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1 May 2015 Species Richness and Phenology of Cerambycid Beetles in Urban Forest Fragments of Northern Delaware
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Cerambycid beetles are abundant and diverse in forests, but much about their host relationships and adult behavior remains unknown. Generic blends of synthetic pheromones were used as lures in traps, to assess the species richness, and phenology of cerambycids in forest fragments in northern Delaware. More than 15,000 cerambycid beetles of 69 species were trapped over 2yr. Activity periods were similar to those found in previous studies, but many species were active 1–3 wk earlier in 2012 than in 2013, probably owing to warmer spring temperatures that year. In 2012, the blends were tested with and without ethanol, a host plant volatile produced by stressed trees. Of cerambycid species trapped in sufficient numbers for statistical analysis, ethanol synergized pheromone trap catches for seven species, but had no effect on attraction to pheromone for six species. One species was attracted only by ethanol. The generic pheromone blend, especially when combined with ethanol, was an effective tool for assessing the species richness and adult phenology of many cerambycid species, including nocturnal, crepuscular, and cryptic species that are otherwise difficult to find.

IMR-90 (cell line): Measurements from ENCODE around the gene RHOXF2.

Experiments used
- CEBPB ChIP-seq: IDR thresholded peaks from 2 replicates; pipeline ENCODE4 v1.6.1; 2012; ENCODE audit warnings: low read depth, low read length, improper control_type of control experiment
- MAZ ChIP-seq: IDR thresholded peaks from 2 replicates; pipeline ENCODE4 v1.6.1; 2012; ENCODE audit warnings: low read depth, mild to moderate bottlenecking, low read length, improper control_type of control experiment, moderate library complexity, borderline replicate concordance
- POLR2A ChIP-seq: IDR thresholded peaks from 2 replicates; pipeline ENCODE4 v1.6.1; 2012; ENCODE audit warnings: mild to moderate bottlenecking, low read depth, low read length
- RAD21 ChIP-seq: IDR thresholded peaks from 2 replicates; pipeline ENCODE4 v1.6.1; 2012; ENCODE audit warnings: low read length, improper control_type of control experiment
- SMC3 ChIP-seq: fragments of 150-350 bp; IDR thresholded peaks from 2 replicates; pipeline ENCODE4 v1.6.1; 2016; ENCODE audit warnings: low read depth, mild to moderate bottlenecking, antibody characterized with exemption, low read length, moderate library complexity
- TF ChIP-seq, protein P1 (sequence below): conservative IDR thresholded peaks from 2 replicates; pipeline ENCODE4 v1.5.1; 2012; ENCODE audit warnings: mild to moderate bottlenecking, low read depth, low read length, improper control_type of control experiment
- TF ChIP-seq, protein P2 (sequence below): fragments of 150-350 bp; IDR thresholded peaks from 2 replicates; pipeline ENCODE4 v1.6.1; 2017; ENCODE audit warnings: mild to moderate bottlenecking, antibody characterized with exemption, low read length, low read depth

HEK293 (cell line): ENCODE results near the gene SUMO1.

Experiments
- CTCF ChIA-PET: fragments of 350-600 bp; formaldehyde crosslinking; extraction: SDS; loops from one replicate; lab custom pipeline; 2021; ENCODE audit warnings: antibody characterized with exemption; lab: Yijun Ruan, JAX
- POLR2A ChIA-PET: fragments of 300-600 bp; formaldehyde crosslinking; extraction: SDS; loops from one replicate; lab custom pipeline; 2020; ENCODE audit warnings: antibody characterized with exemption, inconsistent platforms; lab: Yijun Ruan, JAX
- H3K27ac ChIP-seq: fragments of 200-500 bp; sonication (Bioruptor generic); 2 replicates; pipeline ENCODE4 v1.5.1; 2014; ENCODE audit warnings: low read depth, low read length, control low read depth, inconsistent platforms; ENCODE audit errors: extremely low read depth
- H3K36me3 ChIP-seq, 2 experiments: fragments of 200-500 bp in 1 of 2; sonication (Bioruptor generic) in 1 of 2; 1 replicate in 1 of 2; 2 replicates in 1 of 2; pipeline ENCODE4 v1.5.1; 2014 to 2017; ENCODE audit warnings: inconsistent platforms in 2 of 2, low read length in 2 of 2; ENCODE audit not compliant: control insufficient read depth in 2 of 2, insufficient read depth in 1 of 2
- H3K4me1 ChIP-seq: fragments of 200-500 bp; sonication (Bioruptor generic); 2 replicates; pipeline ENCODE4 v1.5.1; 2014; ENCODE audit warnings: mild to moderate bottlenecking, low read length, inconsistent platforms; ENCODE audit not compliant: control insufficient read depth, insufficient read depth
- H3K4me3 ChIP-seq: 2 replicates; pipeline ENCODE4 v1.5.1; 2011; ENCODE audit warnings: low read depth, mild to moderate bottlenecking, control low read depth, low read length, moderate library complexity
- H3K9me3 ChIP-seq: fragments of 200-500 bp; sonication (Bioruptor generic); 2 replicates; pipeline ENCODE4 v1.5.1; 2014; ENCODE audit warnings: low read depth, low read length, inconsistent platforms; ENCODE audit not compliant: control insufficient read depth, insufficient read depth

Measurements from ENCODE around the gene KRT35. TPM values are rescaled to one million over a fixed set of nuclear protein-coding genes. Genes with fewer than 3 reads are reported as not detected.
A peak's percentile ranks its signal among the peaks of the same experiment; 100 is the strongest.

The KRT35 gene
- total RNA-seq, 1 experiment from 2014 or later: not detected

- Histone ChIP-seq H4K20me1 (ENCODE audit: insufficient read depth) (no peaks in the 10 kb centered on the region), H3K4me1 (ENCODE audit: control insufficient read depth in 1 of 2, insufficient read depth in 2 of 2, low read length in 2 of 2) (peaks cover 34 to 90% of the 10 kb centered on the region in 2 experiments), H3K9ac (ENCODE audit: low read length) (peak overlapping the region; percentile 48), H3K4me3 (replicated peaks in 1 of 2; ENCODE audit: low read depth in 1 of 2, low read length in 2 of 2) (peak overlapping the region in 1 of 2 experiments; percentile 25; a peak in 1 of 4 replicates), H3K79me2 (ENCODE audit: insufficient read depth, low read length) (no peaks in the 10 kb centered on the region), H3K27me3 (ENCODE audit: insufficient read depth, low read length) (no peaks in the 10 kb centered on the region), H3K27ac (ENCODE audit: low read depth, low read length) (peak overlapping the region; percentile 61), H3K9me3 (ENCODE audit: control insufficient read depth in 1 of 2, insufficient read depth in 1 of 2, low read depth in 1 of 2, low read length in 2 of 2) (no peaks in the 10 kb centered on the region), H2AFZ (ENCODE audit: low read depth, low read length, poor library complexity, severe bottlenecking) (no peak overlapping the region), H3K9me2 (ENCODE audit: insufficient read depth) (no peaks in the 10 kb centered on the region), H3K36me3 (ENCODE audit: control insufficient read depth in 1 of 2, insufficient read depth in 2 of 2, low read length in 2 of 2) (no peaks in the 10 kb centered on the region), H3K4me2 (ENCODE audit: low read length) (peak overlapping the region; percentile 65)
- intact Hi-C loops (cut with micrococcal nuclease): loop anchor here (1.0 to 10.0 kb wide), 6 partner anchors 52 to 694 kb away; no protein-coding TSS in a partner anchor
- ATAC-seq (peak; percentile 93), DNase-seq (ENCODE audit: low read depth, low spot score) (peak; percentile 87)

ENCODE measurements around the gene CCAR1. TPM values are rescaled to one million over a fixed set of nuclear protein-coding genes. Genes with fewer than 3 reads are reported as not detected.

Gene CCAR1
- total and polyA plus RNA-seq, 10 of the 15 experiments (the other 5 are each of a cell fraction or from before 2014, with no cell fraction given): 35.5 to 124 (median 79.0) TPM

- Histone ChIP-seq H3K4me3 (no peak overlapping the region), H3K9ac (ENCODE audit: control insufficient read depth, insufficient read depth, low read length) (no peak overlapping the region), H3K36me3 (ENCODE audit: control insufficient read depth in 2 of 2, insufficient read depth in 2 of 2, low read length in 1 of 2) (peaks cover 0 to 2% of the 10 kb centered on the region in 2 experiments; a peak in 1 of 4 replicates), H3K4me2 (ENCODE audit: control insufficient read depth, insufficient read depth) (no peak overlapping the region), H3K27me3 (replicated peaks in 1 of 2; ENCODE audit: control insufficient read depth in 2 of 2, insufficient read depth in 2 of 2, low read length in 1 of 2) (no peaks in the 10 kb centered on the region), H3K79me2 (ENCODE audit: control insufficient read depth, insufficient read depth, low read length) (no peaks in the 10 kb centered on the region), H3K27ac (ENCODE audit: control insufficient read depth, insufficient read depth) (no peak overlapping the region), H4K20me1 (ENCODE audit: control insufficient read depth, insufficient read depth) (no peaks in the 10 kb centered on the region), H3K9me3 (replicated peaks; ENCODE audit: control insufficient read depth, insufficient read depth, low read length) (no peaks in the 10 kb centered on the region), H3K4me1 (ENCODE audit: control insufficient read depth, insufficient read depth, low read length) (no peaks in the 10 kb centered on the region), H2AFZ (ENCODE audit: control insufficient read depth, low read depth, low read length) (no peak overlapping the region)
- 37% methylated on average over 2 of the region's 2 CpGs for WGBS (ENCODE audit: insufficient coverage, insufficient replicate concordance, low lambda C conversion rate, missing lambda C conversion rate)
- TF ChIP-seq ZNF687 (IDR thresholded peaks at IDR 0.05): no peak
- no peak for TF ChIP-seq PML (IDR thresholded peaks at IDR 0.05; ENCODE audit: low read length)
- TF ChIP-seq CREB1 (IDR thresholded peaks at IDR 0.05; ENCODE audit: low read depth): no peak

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K. Handley, J. Hough-Goldstein, L. M. Hanks, J. G. Millar and V. D'amico "Species Richness and Phenology of Cerambycid Beetles in Urban Forest Fragments of Northern Delaware," Annals of the Entomological Society of America 108(3), (1 May 2015).
Received: 4 August 2014; Accepted: 7 January 2015; Published: 1 May 2015

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